Back in 2016, Ronald S. Lauder, president of the World Jewish Congress, presented the Theodor Herzl Award—the organization’s highest honor—to then-Vice President Joe Biden. On March 26, he penned a letter to the now U.S. president, whom he called “a friend of the Jewish people,” about the need to curb rising antisemitism.
“Today, America is witnessing the most frightening increase in antisemitism since the end of World War II,” Lauder wrote in the letter appearing as an ad in the New York Post. “Jews make up just 2% of the U.S. population, but are the target of more than half of all religious hate crimes.”
“Jews have been murdered, beaten and spat upon—especially Orthodox Jews—with almost complete silence from political leaders and the media,” added Lauder.
He noted that it is common for celebrities, athletes and even members of Congress to say “the most outrageous anti-Jewish slurs,” and Jewish students are “singled out” on campuses for their Jewish names or defense of Israel’s right to exist.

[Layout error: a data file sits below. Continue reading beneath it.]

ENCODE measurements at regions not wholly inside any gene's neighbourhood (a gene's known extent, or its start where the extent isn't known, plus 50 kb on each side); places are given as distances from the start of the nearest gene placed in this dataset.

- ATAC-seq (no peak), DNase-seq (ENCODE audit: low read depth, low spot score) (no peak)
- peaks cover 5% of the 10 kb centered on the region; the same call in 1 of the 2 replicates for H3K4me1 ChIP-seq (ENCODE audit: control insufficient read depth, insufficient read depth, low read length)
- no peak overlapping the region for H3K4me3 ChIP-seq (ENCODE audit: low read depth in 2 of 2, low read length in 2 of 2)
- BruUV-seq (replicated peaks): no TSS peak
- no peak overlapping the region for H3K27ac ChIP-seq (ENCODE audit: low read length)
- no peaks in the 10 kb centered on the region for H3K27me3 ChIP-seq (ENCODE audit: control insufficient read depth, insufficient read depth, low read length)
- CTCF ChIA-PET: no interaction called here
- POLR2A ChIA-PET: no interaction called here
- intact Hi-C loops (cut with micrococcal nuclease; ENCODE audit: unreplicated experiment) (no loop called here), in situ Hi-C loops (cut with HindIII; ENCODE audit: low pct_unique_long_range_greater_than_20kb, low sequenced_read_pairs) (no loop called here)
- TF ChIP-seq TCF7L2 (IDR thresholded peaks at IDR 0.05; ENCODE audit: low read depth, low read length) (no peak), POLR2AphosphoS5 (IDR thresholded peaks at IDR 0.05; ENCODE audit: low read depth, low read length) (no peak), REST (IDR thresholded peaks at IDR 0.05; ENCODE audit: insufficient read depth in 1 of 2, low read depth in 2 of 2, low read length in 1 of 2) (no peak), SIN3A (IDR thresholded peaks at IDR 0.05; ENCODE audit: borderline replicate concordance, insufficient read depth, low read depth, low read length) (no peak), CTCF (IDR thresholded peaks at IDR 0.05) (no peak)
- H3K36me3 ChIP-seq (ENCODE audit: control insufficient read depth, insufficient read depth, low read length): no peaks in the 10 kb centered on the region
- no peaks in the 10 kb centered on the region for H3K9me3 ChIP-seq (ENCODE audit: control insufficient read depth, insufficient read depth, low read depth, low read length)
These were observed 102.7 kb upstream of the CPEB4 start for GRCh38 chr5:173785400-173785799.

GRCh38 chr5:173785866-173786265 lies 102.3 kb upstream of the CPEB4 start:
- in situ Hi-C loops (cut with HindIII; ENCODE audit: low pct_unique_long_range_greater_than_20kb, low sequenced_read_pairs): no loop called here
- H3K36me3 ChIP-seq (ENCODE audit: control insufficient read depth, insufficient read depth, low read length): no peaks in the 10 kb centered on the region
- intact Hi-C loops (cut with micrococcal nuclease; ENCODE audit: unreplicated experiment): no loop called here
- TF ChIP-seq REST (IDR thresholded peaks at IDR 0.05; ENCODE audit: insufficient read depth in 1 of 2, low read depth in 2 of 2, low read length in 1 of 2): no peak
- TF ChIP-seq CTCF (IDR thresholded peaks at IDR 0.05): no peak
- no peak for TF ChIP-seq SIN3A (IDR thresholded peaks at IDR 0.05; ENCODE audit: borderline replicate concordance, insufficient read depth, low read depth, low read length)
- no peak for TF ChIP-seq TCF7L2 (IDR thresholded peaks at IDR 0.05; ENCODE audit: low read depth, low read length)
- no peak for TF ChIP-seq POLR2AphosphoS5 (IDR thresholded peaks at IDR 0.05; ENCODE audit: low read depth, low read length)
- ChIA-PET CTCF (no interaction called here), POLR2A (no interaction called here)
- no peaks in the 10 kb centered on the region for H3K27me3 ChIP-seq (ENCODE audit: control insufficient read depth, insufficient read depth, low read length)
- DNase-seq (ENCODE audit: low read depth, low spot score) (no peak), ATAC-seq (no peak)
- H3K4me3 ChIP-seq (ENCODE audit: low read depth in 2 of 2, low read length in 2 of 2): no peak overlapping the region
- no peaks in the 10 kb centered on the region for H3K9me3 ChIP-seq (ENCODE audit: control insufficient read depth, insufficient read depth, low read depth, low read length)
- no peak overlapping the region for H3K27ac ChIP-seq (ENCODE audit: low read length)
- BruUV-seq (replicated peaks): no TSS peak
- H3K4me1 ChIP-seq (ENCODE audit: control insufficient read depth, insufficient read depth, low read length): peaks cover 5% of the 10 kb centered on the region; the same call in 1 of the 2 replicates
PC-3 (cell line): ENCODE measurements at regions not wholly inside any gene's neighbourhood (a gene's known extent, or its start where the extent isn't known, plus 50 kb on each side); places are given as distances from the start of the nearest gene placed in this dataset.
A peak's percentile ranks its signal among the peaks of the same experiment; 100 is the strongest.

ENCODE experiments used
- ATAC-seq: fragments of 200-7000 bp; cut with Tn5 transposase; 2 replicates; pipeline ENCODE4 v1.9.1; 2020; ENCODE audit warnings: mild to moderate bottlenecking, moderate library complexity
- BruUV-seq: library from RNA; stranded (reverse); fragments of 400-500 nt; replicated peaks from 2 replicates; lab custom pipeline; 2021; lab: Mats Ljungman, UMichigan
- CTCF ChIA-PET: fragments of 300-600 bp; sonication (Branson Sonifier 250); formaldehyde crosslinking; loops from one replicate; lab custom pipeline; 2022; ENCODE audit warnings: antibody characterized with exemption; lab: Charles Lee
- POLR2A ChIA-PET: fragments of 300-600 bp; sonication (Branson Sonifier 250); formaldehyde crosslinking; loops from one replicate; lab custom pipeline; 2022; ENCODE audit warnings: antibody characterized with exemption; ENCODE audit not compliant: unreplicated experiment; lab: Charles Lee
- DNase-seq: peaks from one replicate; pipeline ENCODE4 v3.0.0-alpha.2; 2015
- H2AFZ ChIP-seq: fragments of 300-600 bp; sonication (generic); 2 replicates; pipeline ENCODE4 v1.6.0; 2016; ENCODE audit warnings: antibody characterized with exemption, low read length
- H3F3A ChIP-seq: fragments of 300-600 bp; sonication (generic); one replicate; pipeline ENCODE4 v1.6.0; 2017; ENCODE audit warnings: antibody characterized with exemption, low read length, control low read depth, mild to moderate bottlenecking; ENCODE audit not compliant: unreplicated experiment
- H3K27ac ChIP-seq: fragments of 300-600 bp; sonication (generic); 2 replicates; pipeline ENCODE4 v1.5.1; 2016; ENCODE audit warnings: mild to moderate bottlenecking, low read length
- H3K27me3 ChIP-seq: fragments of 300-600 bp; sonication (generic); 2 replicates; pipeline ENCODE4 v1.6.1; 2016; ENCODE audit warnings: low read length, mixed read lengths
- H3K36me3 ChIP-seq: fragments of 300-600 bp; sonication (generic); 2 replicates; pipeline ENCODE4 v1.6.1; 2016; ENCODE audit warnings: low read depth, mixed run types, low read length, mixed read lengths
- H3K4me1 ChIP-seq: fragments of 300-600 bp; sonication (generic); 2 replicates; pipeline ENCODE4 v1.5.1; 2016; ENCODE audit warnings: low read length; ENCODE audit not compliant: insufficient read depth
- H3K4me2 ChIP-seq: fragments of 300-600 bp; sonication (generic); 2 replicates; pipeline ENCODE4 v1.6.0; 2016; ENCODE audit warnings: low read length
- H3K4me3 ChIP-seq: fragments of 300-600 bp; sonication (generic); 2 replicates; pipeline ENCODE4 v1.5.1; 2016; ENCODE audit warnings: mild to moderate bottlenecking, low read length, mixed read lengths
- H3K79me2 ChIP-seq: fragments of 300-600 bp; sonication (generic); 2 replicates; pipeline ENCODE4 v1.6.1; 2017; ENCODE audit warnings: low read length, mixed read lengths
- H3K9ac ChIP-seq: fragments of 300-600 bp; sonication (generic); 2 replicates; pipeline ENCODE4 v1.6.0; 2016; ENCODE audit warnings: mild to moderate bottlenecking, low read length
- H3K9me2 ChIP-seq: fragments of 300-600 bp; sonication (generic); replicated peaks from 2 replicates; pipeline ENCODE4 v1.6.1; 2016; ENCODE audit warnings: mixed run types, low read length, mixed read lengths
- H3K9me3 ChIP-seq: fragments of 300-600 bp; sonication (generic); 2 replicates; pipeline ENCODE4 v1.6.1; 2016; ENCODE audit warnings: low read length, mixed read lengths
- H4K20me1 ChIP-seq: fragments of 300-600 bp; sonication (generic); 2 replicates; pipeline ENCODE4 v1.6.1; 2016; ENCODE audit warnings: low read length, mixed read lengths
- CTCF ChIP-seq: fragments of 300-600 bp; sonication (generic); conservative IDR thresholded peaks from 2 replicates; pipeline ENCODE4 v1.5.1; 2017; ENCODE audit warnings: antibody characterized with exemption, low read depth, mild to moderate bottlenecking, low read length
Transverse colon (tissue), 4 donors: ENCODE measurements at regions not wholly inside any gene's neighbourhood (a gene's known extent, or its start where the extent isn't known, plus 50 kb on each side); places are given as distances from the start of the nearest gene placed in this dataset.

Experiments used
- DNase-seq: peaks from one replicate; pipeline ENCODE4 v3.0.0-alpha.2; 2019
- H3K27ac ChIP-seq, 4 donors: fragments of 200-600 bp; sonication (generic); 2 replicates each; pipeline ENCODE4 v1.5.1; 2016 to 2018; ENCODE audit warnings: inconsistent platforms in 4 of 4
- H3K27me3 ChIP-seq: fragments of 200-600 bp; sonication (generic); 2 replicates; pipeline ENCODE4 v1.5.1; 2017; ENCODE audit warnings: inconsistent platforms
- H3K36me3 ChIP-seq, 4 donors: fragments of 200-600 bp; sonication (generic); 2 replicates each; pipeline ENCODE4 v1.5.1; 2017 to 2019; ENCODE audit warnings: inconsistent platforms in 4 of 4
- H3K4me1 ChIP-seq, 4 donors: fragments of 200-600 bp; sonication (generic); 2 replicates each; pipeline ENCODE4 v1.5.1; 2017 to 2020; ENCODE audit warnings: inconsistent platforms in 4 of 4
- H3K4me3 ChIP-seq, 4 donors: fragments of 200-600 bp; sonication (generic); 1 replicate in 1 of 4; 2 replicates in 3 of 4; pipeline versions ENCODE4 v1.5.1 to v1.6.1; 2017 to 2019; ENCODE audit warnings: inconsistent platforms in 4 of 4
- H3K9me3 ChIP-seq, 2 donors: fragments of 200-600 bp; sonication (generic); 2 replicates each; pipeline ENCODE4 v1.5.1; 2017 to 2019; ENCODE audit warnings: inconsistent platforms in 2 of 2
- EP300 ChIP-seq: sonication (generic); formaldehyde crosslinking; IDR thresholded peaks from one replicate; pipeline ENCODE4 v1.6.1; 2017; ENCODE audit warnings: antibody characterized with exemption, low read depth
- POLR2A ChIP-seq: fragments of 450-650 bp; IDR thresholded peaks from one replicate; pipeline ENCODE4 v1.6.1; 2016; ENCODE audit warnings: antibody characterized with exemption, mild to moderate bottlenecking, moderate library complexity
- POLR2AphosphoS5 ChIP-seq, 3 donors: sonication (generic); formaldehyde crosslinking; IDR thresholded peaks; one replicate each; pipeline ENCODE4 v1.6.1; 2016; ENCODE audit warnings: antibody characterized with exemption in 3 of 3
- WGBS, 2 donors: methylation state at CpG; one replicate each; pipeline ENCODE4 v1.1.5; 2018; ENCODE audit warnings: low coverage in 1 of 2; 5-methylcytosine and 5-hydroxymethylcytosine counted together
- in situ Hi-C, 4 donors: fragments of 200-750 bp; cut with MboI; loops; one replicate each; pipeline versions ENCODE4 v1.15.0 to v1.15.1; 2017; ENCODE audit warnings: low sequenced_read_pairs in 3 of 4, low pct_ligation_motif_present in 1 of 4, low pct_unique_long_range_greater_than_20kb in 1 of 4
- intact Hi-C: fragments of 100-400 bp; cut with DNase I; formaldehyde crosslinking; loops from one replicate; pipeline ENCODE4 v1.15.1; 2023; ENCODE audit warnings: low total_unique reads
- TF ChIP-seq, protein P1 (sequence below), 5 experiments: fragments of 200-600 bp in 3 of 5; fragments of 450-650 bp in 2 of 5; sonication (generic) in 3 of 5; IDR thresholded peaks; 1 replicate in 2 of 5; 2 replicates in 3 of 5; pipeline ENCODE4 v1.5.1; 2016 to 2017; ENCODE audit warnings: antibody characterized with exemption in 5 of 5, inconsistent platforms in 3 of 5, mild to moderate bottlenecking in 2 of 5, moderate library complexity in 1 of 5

“Jewish enrollment at elite schools has plummeted. Jewish students are excluded from clubs and denied positions,” he wrote. “This is not Germany in 1938; this is the United States in 2023. Mr. President, only you can stop this rising tide of hatred against the Jewish people.”
Lauder urged Biden to state “in the strongest language” that hating Jews is dangerous and un-American. He also called on the U.S. president to do three things.
First, Biden should tell Americans that “antisemitism is no different than racism” in a major address. Second, the president should call out those, including “the extreme progressive members of your own party,” who support boycotting and divesting from Israel.
“These people don’t represent your values, the values of the Democratic Party or our country’s values,” wrote Lauder.
Third, Biden should direct the Education and Justice Departments to investigate antisemitism on campuses. Under the 2019 Executive Order that placed antisemitism under Title VI protections, colleges and universities are supposed to lose federal funding if they allow discrimination against Jews.
“This is not just a Democratic or Republican issue,” Lauder wrote. “It does not come only from the left or from the right. And it is not just a problem coming from non-Jews. … I will not be silent when Jews face hatred in America.”